In 2018 I helped a client raise over GBP230m from one of the biggest real estate investors in the world, a process which took over a year to pull off.
After I brought in what became the anchor investor, I had a choice: to consider my job done and to leave; or to raise some more money for the client, whom I had a great working relationship with.
Given a big-name investor had decided to come in, I knew it would be easier for me to raise more capital. That’s generally the case. And so I set out to do just that.
Then began the calls and meetings, not to mention the travel – between 1.5 to 2 weeks a month each month. I flew to Dubai, Abu Dhabi, Kuwait, Muscat, Hong Kong, Beijing, Shanghai and other key cities to discuss the proposition.
Early on in the process, I had shortlisted one particular investor – a global investment firm – that I knew was looking to deploy capital into real estate strategies similar to what my client was doing. They looked after over USD100billion of real estate assets globally and had ambitions to do more. Let’s call them XYZ Real Estate Investment Group (XYZ REIG).
I rang my contact, who was one of the seniormost people at XYZ REIG, and who ran the UK office.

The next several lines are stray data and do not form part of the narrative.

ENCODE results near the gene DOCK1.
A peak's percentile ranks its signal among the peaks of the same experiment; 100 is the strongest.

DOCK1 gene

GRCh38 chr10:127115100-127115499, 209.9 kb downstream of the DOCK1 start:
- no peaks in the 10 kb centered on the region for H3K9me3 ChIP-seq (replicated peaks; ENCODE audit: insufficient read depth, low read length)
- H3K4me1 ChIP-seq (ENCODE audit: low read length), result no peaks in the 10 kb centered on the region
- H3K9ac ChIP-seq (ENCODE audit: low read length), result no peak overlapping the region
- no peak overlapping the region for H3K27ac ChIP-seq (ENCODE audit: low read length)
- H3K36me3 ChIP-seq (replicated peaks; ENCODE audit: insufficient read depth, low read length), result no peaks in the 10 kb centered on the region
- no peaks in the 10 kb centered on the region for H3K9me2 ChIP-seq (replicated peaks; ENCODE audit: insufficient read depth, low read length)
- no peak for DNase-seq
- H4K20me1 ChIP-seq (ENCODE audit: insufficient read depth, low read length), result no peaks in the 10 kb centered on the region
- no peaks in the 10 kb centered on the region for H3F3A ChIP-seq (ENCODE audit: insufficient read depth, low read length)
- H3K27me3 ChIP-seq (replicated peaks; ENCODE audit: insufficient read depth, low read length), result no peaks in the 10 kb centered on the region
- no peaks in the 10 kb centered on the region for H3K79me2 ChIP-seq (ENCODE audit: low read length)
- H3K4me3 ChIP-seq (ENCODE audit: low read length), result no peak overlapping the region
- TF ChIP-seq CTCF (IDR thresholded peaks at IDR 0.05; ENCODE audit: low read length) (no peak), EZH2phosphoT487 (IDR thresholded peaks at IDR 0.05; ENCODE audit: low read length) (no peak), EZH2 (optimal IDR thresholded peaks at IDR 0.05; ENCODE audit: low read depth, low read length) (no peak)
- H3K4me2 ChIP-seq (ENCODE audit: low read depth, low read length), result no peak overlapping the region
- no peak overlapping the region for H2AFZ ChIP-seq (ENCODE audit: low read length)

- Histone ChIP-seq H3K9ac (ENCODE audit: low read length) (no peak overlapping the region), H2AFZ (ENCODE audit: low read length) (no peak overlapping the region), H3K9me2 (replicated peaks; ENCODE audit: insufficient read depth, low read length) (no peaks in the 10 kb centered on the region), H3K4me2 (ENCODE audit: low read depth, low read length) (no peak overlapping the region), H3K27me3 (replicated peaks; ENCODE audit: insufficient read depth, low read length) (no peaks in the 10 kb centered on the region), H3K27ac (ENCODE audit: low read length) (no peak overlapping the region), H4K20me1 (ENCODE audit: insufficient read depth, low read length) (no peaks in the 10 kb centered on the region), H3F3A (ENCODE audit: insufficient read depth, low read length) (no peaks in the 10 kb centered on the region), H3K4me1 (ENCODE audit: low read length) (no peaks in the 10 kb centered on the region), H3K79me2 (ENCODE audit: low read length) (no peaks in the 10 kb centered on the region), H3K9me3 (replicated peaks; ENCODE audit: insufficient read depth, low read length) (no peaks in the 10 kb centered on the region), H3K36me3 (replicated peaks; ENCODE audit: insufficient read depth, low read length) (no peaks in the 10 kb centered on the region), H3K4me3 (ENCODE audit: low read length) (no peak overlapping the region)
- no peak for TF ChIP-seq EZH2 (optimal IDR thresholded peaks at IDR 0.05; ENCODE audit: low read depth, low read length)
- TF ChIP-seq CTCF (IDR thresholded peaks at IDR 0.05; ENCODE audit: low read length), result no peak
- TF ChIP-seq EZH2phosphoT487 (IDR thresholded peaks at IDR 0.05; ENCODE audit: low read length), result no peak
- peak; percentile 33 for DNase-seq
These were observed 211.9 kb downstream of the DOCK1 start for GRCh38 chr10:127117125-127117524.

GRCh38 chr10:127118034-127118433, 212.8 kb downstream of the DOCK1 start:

“Hello Charlie,” I said.
“Hey, sorry about the background noise,” she said. “I’m on the Heathrow Express heading into town.”
“Where you coming from?”
“Barcelona,” she said. “Looking at a Student Accommodation assets in Spain. So what’s up?”
“I’d like to run something past you,” I told Charlie,
“Shoot,” she said.
“No,” I said. “Let’s sit face to face. Sooner the better.”
“Can’t do lunch but we could grab coffee in an hour.”
“Perfect. Let’s meet at the Nordic Bakery in Golden Square.”
“See you there.”
Scandinavian Café & Bakery
The first thing we did was to of course attend to the most pressing matter: ordering coffee and pastries.
It being customary, we began by talking about our personal lives and family. And by the time that ended, I recall being about halfway through my coffee and wondering whether I should order another cup before I delved into the deal. So I did just that and ordered another round. Thereafter, the business discussion began.
“One of my clients is setting out to build a large scale residential real estate platform,” I said.
“Go on,” said Charlie.
I went on to summarise the investment opportunity and provide background information on my client, its senior team and track record.
“What’s the target IRR?”
“What’s the forecast equity multiple?”
“Are the sites secured and what about planning?
By the time we’d said our goodbyes I knew Charlie was interested.
Afterwards, I went over to my client’s office.
“They’ll request data room access in the coming days,” I said. “Get the NDA ready.”
XYZ REIG goes into due diligence